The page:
If you are African-American or Hispanic, will that make a difference in which hospital you choose when you need a hospital? Do you believe that equality of treatment should be considered as a factor in what makes a hospital excellent? Dr. Louis W. Sullivan and Dr. Augustus A. White, III, suggest that if U.S. News and World Report were to include equality of treatment as a factor in their ranking of the best hospitals, then more hospitals would become sensitive to the problem of unequal care. This in turn could improve healthcare delivery to minority and underserved populations. And, a ranking of hospitals based on equality of service might guide you in selecting the hospital where you feel you will receive the best treatment. Read more of the article, published in CNN Opinion, here.
How does obesity affect the pain of osteoarthritis (OA)? It may sound like a simple question, but this article reports on a study that sought to determine whether patients with a higher body mass index (BMI), a measure of weight in relation to height, experienced greater pain than their less-obese friends and neighbors who also suffered with osteoarthritis.
Some key points:
- The heavier you are, the more likely you are to develop osteoarthritis.
- Osteoarthritis is not necessarily more prevalent today than it has been in the past.
- Patients with a higher BMI reported more pain, regardless of the severity of their joint damage.
- For each level of arthritis severity, pain scores were higher among obese patients than among non-obese patients.
- Hormones associated with obesity may affect the severity of knee arthritis and pain.
- A decrease in body weight could decrease arthritis pain.
Has America become a “postracial” society? Virtual Mentor, The American Medical Association Journal of Ethics asks, is a “postracial” society achievable—or even desirable? As our understanding of race and ethnicity evolves, doctors must learn from the past and remain alert to the ways in which they may be harming or failing patients today. Read the full article here.
By Judith Ohikuare, in The Atlantic:
Consider the importance of finding a supportive community: weight loss is often considered a personal journey, but the best outcomes are the result of group efforts. Does NBC’s The Biggest Loser make you feel like getting in shape is meant to be publicly announced and privately executed? Emphasizing the importance of community to lessen our society’s high rate of obesity is the goal of Drs. Walter Willett and Malissa Wood, the co-authors of Thinfluence: the powerful and surprising effect friends, family, work, and environment have on weight.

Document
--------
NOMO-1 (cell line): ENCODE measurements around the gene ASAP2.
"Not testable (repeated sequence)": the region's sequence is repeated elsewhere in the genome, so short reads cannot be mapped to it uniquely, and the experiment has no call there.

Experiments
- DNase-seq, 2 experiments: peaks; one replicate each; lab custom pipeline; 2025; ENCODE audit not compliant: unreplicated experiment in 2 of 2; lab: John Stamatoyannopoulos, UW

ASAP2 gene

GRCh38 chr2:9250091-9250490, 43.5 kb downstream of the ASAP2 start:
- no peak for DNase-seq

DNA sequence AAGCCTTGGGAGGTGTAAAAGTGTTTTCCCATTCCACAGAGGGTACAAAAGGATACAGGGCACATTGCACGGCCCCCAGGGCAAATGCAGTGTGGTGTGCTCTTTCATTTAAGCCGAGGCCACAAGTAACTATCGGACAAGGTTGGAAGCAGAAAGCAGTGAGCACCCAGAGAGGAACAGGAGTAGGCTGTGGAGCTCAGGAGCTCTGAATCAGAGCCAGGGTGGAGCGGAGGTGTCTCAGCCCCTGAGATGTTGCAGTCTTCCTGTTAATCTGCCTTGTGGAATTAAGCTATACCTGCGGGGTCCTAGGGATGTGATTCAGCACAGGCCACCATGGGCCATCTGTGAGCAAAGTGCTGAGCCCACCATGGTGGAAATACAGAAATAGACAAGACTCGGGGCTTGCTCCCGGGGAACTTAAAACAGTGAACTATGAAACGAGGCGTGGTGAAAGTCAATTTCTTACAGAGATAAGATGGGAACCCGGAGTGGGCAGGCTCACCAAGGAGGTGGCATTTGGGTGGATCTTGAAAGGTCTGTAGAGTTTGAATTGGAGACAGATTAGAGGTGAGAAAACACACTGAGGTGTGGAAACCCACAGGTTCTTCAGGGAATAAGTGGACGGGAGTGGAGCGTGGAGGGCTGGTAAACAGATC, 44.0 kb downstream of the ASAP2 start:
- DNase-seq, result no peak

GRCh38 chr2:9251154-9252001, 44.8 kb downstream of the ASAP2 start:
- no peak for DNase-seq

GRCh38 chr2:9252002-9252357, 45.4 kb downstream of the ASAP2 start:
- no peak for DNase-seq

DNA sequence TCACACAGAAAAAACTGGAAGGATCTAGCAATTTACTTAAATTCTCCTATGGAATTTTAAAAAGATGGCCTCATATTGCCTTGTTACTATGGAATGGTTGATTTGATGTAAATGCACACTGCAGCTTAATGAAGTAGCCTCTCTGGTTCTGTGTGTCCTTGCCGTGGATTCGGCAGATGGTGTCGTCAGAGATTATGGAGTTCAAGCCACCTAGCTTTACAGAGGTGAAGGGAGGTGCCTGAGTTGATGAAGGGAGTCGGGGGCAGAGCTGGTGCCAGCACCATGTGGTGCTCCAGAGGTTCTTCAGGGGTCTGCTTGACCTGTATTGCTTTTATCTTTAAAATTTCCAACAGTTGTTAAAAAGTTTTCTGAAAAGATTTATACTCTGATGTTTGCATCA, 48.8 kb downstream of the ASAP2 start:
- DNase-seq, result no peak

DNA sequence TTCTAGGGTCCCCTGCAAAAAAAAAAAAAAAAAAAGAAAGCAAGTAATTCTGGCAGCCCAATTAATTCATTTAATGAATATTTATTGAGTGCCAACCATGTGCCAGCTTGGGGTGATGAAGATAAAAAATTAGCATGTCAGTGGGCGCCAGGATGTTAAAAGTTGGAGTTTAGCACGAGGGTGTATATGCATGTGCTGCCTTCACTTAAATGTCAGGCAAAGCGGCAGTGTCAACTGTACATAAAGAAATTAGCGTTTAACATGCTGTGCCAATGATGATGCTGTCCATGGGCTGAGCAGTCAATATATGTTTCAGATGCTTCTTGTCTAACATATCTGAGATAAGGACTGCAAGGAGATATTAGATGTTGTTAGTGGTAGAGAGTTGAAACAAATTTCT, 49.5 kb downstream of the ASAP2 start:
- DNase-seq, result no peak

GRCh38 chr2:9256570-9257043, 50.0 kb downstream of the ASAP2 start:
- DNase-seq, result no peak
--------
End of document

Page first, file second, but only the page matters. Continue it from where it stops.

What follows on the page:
According to the Centers for Disease Control and Prevention, arthritis is the most common cause of disability in the United States. An estimated 50 million people currently suffer from some form of doctor-diagnosed arthritis. By the year 2030, that number is expected to increase to 67 million. These numbers are disproportionally high among women and minorities. Arthritis is also more common among obese people.
What’s the problem?
A little pain in your knees might not seem like much cause for concern, but arthritis can worsen over time—impacting your mobility and your quality of life.
- High risk. If you are obese or have had a knee injury, your risk of developing arthritis is higher—46% of obese people and 57% of those with knee injuries will develop arthritis.
- Disability. It starts slowly. Maybe one day you can’t climb stairs without pain or you can’t walk as far as you used to. Eventually, arthritis can cause you to lose mobility—limiting your ability to work and your quality of life.
- Other chronic conditions. Arthritis often comes with a other problems—such as obesity, high blood pressure, diabetes and heart disease. Nearly half of adults with arthritis in the U.S. have at least one other health condition.
What can you do about it?
The numbers are daunting, but there is hope of relieving your arthritis pain and increasing your quality of life with these steps.
- Get educated. Learn how to self-manage your pain. Programs such as the Arthritis Self-Management Program or Chronic Disease Self-Management Program may be available in your area. Ask your doctor to help you learn more about how to manage your arthritis.